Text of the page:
However, composed sum and product always have coefficients in $$$R$$$ and can be defined in the following way:

Let $$$A$$$ be a matrix that has characteristic polynomial $$$a(d)$$$ and $$$B$$$ be a matrix that has characteristic polynomial $$$b(e)$$$. Then the composed sum $$$f(d+e)$$$ is the characteristic polynomial of $$$A \oplus B$$$ and the composed product $$$f(de)$$$ is the characteristic polynomial of $$$A \otimes B$$$, where $$$A \otimes B$$$ is the Kronecker product of $$$A$$$ and $$$B$$$, and $$$A \oplus B$$$ is the Kronecker sum of $$$A$$$ and $$$B$$$.

This leads me to the assumption that the composed product and composed sum would be the characteristic polynomials of the Hadamard product and the binomial convolution for any ring $$$R$$$, but I'm uncertain how to prove it without using the decomposition of characteristic polynomials into the product of monomials.

clyring, I wonder if you have any ideas on this?

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    2 years ago, # ^ |
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    Perhaps, the following rationale would work for the composed product:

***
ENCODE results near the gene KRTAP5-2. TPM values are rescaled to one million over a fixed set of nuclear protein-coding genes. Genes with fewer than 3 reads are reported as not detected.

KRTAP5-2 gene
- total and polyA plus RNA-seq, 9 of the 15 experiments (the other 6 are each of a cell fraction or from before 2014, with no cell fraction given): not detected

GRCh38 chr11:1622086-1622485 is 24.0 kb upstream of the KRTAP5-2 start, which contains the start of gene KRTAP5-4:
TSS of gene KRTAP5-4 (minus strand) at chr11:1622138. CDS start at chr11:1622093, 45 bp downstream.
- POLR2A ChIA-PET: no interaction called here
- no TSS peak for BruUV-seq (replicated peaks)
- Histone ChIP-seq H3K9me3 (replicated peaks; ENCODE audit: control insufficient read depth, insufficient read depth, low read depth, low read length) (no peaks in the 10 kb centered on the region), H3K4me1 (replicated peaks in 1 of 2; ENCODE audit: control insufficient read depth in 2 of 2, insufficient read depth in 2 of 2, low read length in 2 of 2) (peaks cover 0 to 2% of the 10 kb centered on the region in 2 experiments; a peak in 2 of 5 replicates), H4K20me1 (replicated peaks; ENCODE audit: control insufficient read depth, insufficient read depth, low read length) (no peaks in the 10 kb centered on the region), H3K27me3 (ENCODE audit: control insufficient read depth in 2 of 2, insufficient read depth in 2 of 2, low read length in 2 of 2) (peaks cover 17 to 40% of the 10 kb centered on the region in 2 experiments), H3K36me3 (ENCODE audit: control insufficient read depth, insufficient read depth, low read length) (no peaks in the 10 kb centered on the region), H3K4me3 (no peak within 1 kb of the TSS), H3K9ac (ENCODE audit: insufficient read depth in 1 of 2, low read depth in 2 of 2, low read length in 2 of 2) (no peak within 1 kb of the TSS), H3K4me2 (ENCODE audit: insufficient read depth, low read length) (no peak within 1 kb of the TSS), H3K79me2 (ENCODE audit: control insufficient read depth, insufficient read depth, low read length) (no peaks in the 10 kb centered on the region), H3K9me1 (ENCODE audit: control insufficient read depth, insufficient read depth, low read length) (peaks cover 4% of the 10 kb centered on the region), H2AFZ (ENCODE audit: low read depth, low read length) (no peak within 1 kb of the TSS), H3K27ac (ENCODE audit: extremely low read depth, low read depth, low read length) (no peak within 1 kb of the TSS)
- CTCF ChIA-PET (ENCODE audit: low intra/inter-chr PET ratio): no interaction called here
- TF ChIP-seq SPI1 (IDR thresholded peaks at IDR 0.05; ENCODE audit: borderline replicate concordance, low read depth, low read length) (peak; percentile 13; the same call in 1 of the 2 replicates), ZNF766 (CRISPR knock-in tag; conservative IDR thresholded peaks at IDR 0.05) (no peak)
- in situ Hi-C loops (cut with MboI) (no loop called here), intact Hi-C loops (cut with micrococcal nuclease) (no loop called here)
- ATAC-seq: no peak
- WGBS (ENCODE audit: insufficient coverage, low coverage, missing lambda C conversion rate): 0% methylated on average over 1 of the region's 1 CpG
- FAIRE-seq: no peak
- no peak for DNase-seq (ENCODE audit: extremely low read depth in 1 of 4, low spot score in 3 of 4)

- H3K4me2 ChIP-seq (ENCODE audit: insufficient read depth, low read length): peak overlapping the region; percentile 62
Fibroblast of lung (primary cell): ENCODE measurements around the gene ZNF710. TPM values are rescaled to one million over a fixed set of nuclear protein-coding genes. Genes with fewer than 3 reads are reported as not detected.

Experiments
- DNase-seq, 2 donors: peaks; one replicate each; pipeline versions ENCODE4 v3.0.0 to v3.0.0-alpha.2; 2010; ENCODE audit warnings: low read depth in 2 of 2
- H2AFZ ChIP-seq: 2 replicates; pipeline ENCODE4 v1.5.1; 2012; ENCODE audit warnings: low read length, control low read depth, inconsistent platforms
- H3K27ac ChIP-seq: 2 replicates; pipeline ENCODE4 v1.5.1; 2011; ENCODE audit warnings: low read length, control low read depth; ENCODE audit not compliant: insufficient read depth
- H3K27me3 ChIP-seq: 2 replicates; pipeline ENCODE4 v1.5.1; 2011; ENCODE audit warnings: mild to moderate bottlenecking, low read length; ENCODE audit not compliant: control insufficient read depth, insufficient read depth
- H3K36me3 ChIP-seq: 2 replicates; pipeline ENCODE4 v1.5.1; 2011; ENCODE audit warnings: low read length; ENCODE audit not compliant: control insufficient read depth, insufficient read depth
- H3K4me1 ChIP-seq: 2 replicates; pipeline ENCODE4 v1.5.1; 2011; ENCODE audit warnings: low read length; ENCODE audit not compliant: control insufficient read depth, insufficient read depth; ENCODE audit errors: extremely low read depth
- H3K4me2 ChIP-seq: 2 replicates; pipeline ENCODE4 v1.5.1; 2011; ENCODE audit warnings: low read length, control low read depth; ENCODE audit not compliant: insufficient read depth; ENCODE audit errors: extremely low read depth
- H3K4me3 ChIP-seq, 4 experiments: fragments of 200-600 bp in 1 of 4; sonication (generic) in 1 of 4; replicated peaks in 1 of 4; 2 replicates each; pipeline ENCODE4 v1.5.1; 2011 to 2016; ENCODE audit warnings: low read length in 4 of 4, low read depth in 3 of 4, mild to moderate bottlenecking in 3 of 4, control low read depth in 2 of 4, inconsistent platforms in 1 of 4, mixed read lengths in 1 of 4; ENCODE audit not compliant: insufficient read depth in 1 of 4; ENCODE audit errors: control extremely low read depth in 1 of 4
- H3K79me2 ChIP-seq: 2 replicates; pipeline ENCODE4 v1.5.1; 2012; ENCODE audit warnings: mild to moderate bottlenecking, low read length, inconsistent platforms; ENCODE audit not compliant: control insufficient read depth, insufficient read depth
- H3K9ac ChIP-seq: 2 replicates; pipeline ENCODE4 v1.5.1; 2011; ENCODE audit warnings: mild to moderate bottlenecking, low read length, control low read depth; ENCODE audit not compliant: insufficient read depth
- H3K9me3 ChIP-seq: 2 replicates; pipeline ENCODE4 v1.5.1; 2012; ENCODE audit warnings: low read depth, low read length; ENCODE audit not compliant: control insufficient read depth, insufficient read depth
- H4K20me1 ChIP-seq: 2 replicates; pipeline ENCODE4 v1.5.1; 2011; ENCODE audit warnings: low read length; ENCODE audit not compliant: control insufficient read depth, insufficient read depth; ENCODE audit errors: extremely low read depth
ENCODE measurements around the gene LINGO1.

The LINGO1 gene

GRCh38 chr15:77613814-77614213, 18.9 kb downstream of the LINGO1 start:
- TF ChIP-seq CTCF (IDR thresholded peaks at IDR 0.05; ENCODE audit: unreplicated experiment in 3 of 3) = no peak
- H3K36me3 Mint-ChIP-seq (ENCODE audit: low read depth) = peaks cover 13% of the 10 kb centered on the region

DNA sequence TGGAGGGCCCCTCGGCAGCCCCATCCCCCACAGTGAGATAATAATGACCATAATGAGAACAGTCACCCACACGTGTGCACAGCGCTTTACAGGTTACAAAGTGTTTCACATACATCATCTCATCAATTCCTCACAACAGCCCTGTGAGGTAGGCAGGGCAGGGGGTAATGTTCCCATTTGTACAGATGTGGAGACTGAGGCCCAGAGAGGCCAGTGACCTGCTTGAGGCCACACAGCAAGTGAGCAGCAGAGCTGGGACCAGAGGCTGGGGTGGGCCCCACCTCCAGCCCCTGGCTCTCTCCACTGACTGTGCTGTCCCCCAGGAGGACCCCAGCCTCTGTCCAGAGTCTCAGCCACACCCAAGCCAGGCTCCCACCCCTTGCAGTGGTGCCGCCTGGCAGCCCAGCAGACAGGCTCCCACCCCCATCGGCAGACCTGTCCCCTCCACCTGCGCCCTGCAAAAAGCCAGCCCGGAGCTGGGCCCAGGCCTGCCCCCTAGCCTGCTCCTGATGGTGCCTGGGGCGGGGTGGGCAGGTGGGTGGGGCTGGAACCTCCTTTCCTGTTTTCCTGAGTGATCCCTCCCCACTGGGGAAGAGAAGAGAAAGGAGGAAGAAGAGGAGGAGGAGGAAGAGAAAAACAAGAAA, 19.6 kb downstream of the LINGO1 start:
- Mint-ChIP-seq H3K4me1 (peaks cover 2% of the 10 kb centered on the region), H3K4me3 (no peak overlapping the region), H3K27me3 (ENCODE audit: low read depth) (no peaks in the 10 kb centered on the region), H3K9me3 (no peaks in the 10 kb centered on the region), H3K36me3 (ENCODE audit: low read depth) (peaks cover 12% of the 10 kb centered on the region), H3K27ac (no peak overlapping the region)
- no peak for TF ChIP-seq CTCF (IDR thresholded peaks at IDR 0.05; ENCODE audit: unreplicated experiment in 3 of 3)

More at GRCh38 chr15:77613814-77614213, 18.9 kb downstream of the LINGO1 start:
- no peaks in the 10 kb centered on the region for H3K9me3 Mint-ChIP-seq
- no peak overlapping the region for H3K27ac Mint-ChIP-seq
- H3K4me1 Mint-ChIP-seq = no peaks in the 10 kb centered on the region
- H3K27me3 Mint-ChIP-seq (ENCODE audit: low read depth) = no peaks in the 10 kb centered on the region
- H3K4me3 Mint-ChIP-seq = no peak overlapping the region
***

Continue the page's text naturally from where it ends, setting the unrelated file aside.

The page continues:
$$$ d_m e_m = \sum\limits_{i=1}^k \sum\limits_{j=1}^l a_i b_j d_{m-i} e_{m-j}. $$$

    In the Kronecker product terms it means that

    $$$ {\bf d}_m \otimes {\bf e}_m = \left(A^m {\bf d}_{0}\right) \otimes \left( B^m {\bf e}_{0}\right) = (A \otimes B)^m ({\bf d}_0 \otimes {\bf e}_0), $$$


    $$$\begin{gather} {\bf d}_{m+1} = \begin{pmatrix}d_{m+k} \\ \dots \\ d_{m+2} \\ d_{m+1}\end{pmatrix}, & {\bf e}_{m+1} = \begin{pmatrix}e_{m+l} \\ \dots \\ e_{m+2} \\ e_{m+1}\end{pmatrix} \end{gather}$$$


    $$$\begin{gather} A = \begin{pmatrix} a_1 & a_2 & \dots & a_{k-1} & a_k \\ 1 & 0 & \dots & 0 & 0 \\ 0 & 1 & \dots & 0 & 0 \\ \vdots & \vdots & \ddots & \vdots \\ 0 & 0 & \dots & 1 & 0 \end{pmatrix}, & B = \begin{pmatrix} b_1 & b_2 & \dots & b_{l-1} & b_l \\ 1 & 0 & \dots & 0 & 0 \\ 0 & 1 & \dots & 0 & 0 \\ \vdots & \vdots & \ddots & \vdots \\ 0 & 0 & \dots & 1 & 0 \end{pmatrix}. \end{gather}$$$

    And for the Kronecker sum $$$A \oplus B = A \otimes I + I \otimes B$$$, it generally holds that

    $$$ (A \oplus B) (x \otimes y) = (Ax)\otimes y + x \otimes (By). $$$


    $$$ (A \oplus B)^m (x \otimes y) = \sum\limits_{z=0}^m \binom{m}{z} (A^z x) \otimes (B^{m-z}y). $$$

    Thus, if we look specifically on

    $$$ C = (A \oplus B)^m ({\bf d}_{0} \otimes {\bf e}_{0}), $$$

    we'll notice that

    $$$ C_{ij} = \sum\limits_{z=0}^m \binom{m}{z} d_{z+i} e_{m-z+j}, $$$

    hece $$$C_{00}$$$ is the $$$m$$$-th element of the binomial convolution of $$$d_i$$$ and $$$e_j$$$.

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    2 years ago, # ^ |